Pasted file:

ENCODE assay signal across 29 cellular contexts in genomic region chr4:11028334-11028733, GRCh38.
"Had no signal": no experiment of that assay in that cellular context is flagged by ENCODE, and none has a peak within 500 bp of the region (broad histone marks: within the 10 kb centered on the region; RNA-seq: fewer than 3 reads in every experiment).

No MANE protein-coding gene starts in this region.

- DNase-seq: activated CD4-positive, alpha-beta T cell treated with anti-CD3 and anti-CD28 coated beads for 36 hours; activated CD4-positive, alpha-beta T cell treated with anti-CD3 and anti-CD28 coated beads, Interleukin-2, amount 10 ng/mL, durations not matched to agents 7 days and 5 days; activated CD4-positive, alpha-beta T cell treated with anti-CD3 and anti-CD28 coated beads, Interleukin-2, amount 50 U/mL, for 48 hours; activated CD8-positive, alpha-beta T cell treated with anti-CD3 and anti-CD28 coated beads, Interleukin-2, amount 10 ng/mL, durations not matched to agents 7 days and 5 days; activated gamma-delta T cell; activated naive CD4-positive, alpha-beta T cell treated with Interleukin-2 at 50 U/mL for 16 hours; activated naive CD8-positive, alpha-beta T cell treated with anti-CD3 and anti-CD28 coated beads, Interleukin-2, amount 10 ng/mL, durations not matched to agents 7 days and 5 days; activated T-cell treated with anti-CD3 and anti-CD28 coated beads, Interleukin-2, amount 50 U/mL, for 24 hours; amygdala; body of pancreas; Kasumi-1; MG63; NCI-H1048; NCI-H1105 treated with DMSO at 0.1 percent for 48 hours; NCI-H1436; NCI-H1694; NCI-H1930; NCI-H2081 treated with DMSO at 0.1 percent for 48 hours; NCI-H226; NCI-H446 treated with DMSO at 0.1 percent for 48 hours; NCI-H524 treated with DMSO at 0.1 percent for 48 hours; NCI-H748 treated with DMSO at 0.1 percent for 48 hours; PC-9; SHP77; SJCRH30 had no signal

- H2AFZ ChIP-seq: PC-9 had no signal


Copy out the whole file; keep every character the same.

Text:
ENCODE assay signal across 29 cellular contexts in genomic region chr4:11028334-11028733, GRCh38.
"Had no signal": no experiment of that assay in that cellular context is flagged by ENCODE, and none has a peak within 500 bp of the region (broad histone marks: within the 10 kb centered on the region; RNA-seq: fewer than 3 reads in every experiment).

No MANE protein-coding gene starts in this region.

- DNase-seq: activated CD4-positive, alpha-beta T cell treated with anti-CD3 and anti-CD28 coated beads for 36 hours; activated CD4-positive, alpha-beta T cell treated with anti-CD3 and anti-CD28 coated beads, Interleukin-2, amount 10 ng/mL, durations not matched to agents 7 days and 5 days; activated CD4-positive, alpha-beta T cell treated with anti-CD3 and anti-CD28 coated beads, Interleukin-2, amount 50 U/mL, for 48 hours; activated CD8-positive, alpha-beta T cell treated with anti-CD3 and anti-CD28 coated beads, Interleukin-2, amount 10 ng/mL, durations not matched to agents 7 days and 5 days; activated gamma-delta T cell; activated naive CD4-positive, alpha-beta T cell treated with Interleukin-2 at 50 U/mL for 16 hours; activated naive CD8-positive, alpha-beta T cell treated with anti-CD3 and anti-CD28 coated beads, Interleukin-2, amount 10 ng/mL, durations not matched to agents 7 days and 5 days; activated T-cell treated with anti-CD3 and anti-CD28 coated beads, Interleukin-2, amount 50 U/mL, for 24 hours; amygdala; body of pancreas; Kasumi-1; MG63; NCI-H1048; NCI-H1105 treated with DMSO at 0.1 percent for 48 hours; NCI-H1436; NCI-H1694; NCI-H1930; NCI-H2081 treated with DMSO at 0.1 percent for 48 hours; NCI-H226; NCI-H446 treated with DMSO at 0.1 percent for 48 hours; NCI-H524 treated with DMSO at 0.1 percent for 48 hours; NCI-H748 treated with DMSO at 0.1 percent for 48 hours; PC-9; SHP77; SJCRH30 had no signal

- H2AFZ ChIP-seq: PC-9 had no signal